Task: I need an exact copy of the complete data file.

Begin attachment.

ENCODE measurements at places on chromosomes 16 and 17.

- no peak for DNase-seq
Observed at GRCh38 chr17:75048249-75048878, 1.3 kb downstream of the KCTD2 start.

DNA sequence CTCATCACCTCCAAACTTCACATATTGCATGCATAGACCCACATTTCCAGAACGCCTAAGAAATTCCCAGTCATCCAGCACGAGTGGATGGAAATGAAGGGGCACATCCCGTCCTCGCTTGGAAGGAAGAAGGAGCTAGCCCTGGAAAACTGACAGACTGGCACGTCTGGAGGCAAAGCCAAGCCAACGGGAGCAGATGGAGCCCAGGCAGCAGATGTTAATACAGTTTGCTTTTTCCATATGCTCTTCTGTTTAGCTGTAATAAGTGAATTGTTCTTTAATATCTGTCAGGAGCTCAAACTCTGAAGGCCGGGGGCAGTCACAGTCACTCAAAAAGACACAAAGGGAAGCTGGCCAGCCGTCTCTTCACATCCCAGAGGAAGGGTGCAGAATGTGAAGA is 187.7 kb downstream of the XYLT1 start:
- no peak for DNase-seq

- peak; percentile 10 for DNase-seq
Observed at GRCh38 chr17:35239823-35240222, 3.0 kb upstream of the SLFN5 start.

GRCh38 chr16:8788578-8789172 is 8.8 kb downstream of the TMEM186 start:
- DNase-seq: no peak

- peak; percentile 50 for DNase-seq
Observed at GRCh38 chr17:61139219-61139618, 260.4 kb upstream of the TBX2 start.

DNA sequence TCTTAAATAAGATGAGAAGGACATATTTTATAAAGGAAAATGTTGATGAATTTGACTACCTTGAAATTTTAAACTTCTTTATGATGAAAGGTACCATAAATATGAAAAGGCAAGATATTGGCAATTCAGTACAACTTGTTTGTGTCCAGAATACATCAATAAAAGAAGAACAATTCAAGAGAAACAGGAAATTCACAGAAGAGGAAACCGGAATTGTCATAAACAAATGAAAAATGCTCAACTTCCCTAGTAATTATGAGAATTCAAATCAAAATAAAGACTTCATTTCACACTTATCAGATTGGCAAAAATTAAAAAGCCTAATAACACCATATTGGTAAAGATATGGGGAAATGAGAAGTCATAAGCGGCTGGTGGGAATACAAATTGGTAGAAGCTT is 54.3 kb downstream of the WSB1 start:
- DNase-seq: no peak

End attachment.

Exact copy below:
ENCODE measurements at places on chromosomes 16 and 17.

- no peak for DNase-seq
Observed at GRCh38 chr17:75048249-75048878, 1.3 kb downstream of the KCTD2 start.

DNA sequence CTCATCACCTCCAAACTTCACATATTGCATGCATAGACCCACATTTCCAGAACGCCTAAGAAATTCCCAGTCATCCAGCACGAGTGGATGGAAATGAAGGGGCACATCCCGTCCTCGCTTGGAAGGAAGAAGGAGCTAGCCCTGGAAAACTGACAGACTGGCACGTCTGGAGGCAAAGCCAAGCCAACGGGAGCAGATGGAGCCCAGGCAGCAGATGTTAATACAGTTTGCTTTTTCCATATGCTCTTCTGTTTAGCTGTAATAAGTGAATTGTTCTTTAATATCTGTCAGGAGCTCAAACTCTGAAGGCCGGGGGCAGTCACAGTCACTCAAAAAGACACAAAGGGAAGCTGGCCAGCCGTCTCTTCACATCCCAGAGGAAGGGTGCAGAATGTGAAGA is 187.7 kb downstream of the XYLT1 start:
- no peak for DNase-seq

- peak; percentile 10 for DNase-seq
Observed at GRCh38 chr17:35239823-35240222, 3.0 kb upstream of the SLFN5 start.

GRCh38 chr16:8788578-8789172 is 8.8 kb downstream of the TMEM186 start:
- DNase-seq: no peak

- peak; percentile 50 for DNase-seq
Observed at GRCh38 chr17:61139219-61139618, 260.4 kb upstream of the TBX2 start.

DNA sequence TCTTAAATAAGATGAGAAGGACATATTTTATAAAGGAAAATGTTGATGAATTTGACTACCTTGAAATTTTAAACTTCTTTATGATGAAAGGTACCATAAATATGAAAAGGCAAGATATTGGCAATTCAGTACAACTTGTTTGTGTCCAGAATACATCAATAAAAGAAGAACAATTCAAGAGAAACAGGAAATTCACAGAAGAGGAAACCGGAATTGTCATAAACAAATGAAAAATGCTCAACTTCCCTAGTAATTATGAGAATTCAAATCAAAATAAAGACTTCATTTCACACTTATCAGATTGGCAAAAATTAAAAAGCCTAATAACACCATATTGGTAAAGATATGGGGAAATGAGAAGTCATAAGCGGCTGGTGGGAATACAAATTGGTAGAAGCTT is 54.3 kb downstream of the WSB1 start:
- DNase-seq: no peak